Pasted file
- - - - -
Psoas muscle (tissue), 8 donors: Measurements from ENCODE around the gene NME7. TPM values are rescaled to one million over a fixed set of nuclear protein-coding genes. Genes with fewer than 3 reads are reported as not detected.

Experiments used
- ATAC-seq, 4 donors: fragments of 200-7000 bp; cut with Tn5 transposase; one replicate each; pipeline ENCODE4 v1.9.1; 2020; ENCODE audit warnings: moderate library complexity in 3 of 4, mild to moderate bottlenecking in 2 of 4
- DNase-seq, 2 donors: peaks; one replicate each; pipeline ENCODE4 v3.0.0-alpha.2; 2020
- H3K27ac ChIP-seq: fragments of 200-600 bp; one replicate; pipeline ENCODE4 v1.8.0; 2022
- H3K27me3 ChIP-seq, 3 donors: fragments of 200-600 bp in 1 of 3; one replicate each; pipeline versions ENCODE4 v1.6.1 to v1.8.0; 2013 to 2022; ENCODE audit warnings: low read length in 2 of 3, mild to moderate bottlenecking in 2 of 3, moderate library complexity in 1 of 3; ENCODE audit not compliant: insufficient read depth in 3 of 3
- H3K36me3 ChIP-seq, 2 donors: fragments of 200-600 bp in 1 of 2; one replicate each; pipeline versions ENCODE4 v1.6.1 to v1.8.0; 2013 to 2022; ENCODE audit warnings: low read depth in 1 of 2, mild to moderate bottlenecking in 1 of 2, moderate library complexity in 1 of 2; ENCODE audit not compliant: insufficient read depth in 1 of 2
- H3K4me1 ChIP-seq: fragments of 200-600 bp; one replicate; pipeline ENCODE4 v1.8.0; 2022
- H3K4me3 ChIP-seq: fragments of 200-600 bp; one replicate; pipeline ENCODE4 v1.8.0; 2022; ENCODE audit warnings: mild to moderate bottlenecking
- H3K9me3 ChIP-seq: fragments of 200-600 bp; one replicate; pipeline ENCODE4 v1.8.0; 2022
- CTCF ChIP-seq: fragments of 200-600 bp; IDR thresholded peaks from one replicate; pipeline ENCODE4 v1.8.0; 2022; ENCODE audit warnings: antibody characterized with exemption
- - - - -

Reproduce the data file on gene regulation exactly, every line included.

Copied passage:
Psoas muscle (tissue), 8 donors: Measurements from ENCODE around the gene NME7. TPM values are rescaled to one million over a fixed set of nuclear protein-coding genes. Genes with fewer than 3 reads are reported as not detected.

Experiments used
- ATAC-seq, 4 donors: fragments of 200-7000 bp; cut with Tn5 transposase; one replicate each; pipeline ENCODE4 v1.9.1; 2020; ENCODE audit warnings: moderate library complexity in 3 of 4, mild to moderate bottlenecking in 2 of 4
- DNase-seq, 2 donors: peaks; one replicate each; pipeline ENCODE4 v3.0.0-alpha.2; 2020
- H3K27ac ChIP-seq: fragments of 200-600 bp; one replicate; pipeline ENCODE4 v1.8.0; 2022
- H3K27me3 ChIP-seq, 3 donors: fragments of 200-600 bp in 1 of 3; one replicate each; pipeline versions ENCODE4 v1.6.1 to v1.8.0; 2013 to 2022; ENCODE audit warnings: low read length in 2 of 3, mild to moderate bottlenecking in 2 of 3, moderate library complexity in 1 of 3; ENCODE audit not compliant: insufficient read depth in 3 of 3
- H3K36me3 ChIP-seq, 2 donors: fragments of 200-600 bp in 1 of 2; one replicate each; pipeline versions ENCODE4 v1.6.1 to v1.8.0; 2013 to 2022; ENCODE audit warnings: low read depth in 1 of 2, mild to moderate bottlenecking in 1 of 2, moderate library complexity in 1 of 2; ENCODE audit not compliant: insufficient read depth in 1 of 2
- H3K4me1 ChIP-seq: fragments of 200-600 bp; one replicate; pipeline ENCODE4 v1.8.0; 2022
- H3K4me3 ChIP-seq: fragments of 200-600 bp; one replicate; pipeline ENCODE4 v1.8.0; 2022; ENCODE audit warnings: mild to moderate bottlenecking
- H3K9me3 ChIP-seq: fragments of 200-600 bp; one replicate; pipeline ENCODE4 v1.8.0; 2022
- CTCF ChIP-seq: fragments of 200-600 bp; IDR thresholded peaks from one replicate; pipeline ENCODE4 v1.8.0; 2022; ENCODE audit warnings: antibody characterized with exemption